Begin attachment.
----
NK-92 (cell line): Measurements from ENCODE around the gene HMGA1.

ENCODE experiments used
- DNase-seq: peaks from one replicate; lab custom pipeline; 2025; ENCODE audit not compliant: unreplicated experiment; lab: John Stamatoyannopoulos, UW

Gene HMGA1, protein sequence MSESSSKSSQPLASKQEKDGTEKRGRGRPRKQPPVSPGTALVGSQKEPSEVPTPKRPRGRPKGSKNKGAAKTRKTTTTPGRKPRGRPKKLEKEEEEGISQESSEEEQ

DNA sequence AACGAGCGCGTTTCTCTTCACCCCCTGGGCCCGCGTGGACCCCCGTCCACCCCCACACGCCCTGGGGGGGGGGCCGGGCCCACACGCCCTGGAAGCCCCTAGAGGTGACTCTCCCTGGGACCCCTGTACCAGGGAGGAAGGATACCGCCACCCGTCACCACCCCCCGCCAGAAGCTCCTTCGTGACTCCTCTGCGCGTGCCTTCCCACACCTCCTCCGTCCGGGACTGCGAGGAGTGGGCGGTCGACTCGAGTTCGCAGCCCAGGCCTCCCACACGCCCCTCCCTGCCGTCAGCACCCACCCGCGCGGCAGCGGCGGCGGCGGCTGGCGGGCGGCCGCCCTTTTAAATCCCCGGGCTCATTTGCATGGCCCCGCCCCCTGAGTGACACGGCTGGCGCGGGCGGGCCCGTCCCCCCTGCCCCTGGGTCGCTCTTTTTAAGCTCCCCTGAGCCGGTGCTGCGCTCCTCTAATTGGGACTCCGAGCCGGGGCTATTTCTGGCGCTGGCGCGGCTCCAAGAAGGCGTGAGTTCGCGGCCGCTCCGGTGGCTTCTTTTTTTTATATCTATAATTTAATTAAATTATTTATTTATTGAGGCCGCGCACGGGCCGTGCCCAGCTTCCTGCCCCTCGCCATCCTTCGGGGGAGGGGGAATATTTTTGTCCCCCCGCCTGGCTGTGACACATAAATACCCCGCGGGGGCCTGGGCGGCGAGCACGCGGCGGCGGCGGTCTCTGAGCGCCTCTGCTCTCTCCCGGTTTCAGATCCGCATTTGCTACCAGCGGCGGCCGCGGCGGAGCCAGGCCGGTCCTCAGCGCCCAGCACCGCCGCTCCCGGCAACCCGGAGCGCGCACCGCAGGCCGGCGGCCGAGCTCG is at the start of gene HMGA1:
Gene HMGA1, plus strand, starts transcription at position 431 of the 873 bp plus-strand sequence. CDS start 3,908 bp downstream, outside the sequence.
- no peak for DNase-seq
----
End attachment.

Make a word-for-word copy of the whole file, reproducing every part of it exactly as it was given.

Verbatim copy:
NK-92 (cell line): Measurements from ENCODE around the gene HMGA1.

ENCODE experiments used
- DNase-seq: peaks from one replicate; lab custom pipeline; 2025; ENCODE audit not compliant: unreplicated experiment; lab: John Stamatoyannopoulos, UW

Gene HMGA1, protein sequence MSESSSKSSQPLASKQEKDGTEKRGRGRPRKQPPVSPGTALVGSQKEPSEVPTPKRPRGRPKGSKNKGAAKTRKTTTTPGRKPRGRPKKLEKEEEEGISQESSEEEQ

DNA sequence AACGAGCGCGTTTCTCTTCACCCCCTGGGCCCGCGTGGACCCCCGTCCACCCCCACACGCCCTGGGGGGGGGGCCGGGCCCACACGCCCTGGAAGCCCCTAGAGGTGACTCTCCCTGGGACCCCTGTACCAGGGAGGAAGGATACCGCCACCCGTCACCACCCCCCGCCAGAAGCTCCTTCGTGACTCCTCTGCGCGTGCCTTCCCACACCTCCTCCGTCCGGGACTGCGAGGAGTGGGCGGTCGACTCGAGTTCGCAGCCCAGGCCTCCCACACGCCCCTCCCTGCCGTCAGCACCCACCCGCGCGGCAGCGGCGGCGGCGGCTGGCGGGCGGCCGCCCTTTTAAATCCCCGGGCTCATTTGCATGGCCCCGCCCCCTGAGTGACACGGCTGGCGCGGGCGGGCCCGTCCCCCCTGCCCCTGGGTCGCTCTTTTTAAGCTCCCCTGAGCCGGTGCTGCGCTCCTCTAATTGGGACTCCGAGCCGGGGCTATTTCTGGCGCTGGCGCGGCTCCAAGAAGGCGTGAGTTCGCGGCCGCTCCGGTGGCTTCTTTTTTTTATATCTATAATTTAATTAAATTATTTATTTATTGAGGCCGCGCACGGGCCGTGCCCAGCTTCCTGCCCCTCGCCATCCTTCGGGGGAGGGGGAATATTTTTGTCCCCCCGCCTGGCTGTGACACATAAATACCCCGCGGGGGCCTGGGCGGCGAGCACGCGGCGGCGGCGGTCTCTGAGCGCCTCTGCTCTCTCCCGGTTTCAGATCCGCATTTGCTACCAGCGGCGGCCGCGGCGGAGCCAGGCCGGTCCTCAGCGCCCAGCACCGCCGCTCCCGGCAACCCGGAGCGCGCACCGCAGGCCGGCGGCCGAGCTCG is at the start of gene HMGA1:
Gene HMGA1, plus strand, starts transcription at position 431 of the 873 bp plus-strand sequence. CDS start 3,908 bp downstream, outside the sequence.
- no peak for DNase-seq